Case in point - this week people shared their experiences of fat stigma under the hashtag #fatmicroaggressions.
The outpouring on Twitter made for
#fatmicroaggressions the bizarre excitement people display when you've lost weight, like it's the only thing you've ever accomplished.— Rebekah Weatherspoon (@rebekahwsm) December 11, 2013
The term 'chubby chaser'— Linky Gray (@LinkyGray) December 12, 2013
No. Fuck off.
"You're a liar. Obese people can't have eating disorders." ~ ex-colleague know-it-all about bulimia #fatmicroaggressions— Mocha Lisaccino (@MochaLisaccino) December 11, 2013
"Ooh, let's be bad and eat these brownies." I don't assign moral intent to my food, thanks. #fatmicroaggressions— Jingle Trout (@Jenny_Trout) December 11, 2013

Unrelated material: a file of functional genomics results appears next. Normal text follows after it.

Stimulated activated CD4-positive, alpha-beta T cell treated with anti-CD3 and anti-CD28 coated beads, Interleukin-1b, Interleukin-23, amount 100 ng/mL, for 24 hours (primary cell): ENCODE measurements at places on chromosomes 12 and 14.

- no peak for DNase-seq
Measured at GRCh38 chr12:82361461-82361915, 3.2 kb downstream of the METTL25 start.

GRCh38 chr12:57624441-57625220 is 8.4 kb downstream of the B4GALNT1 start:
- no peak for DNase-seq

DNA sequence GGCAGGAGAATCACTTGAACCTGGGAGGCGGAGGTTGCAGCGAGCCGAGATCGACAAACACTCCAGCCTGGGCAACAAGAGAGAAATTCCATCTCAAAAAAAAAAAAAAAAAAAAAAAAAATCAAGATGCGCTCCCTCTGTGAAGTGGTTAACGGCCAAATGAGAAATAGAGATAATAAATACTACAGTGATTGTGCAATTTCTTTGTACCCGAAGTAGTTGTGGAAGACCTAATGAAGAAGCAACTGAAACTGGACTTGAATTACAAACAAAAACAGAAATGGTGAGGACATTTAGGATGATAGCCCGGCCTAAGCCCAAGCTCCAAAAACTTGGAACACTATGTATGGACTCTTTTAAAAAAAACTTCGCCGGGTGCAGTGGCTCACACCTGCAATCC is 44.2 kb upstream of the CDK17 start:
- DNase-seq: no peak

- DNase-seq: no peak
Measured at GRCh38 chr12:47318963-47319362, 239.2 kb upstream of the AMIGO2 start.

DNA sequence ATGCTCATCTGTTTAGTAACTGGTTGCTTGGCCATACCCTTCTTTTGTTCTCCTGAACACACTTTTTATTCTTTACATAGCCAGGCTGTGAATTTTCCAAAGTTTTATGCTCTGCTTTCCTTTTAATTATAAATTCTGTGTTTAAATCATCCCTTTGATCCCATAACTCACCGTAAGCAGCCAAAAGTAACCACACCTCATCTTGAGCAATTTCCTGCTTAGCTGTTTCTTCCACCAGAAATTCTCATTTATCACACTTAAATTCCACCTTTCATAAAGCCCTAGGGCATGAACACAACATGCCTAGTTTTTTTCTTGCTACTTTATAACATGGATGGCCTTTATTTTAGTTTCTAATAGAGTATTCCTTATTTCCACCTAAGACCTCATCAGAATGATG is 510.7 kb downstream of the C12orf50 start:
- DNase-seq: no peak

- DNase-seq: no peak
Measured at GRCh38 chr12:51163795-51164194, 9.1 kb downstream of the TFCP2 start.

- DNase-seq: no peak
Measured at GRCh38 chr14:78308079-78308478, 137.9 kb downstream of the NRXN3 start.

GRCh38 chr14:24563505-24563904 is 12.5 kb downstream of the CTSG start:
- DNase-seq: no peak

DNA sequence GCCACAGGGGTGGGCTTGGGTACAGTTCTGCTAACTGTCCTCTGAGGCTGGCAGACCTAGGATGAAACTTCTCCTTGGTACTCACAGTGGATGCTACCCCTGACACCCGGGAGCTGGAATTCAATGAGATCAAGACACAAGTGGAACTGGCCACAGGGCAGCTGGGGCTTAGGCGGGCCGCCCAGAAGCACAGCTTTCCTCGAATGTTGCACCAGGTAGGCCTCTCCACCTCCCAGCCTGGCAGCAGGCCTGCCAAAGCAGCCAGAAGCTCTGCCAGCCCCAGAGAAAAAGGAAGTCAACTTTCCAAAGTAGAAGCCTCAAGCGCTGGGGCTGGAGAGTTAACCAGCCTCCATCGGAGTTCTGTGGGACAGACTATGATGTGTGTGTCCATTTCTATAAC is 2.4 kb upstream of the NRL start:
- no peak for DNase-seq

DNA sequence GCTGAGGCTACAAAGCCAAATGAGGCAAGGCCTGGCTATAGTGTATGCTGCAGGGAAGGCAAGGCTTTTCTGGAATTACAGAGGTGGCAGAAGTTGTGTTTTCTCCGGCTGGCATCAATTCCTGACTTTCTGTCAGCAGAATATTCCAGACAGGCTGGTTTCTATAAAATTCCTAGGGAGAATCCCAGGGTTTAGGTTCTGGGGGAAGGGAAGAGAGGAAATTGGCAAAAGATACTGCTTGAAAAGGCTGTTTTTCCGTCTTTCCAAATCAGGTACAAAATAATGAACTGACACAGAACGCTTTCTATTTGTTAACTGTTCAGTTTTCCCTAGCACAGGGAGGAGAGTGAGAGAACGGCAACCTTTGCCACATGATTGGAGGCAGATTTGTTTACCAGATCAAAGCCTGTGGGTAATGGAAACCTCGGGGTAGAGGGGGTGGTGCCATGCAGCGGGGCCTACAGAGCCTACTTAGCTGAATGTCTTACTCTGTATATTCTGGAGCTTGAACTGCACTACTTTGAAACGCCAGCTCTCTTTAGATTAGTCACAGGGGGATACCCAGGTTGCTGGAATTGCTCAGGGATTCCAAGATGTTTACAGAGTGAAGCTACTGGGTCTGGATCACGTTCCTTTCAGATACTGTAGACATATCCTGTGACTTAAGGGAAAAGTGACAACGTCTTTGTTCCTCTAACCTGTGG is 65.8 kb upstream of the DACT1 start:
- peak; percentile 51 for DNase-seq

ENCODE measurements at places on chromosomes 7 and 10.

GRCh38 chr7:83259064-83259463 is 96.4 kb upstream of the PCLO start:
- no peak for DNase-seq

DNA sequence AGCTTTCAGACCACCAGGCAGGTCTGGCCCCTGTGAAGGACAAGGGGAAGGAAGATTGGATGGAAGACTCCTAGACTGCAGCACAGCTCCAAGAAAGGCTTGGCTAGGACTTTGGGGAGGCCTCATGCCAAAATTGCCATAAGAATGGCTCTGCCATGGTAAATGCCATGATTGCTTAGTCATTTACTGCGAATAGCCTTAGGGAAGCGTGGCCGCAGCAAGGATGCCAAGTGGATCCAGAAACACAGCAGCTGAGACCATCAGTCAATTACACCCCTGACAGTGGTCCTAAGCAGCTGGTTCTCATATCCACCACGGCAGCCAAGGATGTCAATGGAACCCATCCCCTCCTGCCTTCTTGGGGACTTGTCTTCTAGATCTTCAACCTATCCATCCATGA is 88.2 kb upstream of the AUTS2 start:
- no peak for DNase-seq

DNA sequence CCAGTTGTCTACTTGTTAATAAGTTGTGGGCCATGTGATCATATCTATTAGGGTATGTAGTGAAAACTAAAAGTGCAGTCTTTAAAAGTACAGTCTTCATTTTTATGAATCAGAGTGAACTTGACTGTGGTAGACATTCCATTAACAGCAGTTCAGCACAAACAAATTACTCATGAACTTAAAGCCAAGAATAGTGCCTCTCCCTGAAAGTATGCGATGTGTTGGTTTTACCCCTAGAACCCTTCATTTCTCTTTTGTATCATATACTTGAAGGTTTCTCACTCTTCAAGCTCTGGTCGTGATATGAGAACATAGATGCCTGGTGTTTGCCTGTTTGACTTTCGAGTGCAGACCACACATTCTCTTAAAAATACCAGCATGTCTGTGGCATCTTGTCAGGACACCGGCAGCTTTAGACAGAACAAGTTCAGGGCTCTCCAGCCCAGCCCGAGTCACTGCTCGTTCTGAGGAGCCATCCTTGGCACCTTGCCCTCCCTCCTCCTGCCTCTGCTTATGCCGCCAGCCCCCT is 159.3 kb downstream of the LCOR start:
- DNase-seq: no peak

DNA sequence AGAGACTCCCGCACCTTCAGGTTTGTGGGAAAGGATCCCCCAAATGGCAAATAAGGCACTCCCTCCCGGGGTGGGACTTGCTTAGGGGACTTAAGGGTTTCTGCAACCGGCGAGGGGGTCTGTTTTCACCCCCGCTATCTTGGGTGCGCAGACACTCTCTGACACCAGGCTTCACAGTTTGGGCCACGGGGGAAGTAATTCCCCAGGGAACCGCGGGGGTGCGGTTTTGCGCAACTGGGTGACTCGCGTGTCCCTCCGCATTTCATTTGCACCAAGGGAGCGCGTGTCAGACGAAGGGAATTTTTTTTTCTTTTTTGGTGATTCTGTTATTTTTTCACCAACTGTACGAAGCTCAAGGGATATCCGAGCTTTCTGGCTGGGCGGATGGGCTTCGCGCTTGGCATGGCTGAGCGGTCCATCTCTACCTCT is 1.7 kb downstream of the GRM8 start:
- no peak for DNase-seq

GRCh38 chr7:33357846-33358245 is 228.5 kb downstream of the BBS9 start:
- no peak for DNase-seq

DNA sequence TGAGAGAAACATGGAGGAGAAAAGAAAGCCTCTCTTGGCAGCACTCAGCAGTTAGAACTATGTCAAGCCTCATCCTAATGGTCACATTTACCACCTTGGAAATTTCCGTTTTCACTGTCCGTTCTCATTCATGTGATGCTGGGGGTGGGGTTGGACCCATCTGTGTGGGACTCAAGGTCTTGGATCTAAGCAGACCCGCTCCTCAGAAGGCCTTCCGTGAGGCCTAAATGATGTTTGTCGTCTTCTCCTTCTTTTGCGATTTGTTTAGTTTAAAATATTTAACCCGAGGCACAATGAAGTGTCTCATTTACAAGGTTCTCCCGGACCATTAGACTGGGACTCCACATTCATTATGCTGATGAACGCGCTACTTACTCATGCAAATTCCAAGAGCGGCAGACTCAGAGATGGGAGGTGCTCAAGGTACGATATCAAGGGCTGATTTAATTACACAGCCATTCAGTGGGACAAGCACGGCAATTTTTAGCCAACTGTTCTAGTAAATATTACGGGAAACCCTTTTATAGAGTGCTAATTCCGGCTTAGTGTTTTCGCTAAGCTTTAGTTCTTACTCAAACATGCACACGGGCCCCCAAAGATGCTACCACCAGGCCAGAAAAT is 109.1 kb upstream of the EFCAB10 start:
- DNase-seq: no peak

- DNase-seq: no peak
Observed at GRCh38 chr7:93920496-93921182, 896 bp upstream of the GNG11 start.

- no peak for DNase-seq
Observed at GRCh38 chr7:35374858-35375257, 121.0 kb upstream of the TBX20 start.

"Don't worry! Many men like a little meat on their sandwich!"— Heina Dadabhoy (@futilityfiles) December 11, 2013
Assuming I'm single/straight & objectifying me all in 1.
"ha ha, your dress looks soooo big on me" - skinny person wearing my clothes #fatmicroaggressions— Fat Grrrl Activism (@FatGrrrls) December 11, 2013
"Ugh. They are trying to make us fat!" (referencing a office gift basket of cookies) #fatmicroaggressions— Brian Stuart (@red3blog) December 11, 2013
"You're really lucky your husband doesn't care how you look." (!!!) #fatmicroaggressions— Melissa McEwan (@Shakestweetz) December 11, 2013
Invited for dinner:— Quen Took (@gentlemandyke) December 12, 2013
'I didn't give you many potatoes, because of your diet.'
'Erm, I'm not on a diet.'
Thoughts on the subject? Tweet us @handbagcom
"You're showing a bit too much flesh."— Linky Gray (@LinkyGray) December 12, 2013
Yes, I own a mirror, I know what I'm wearing and I didn't ask for your comment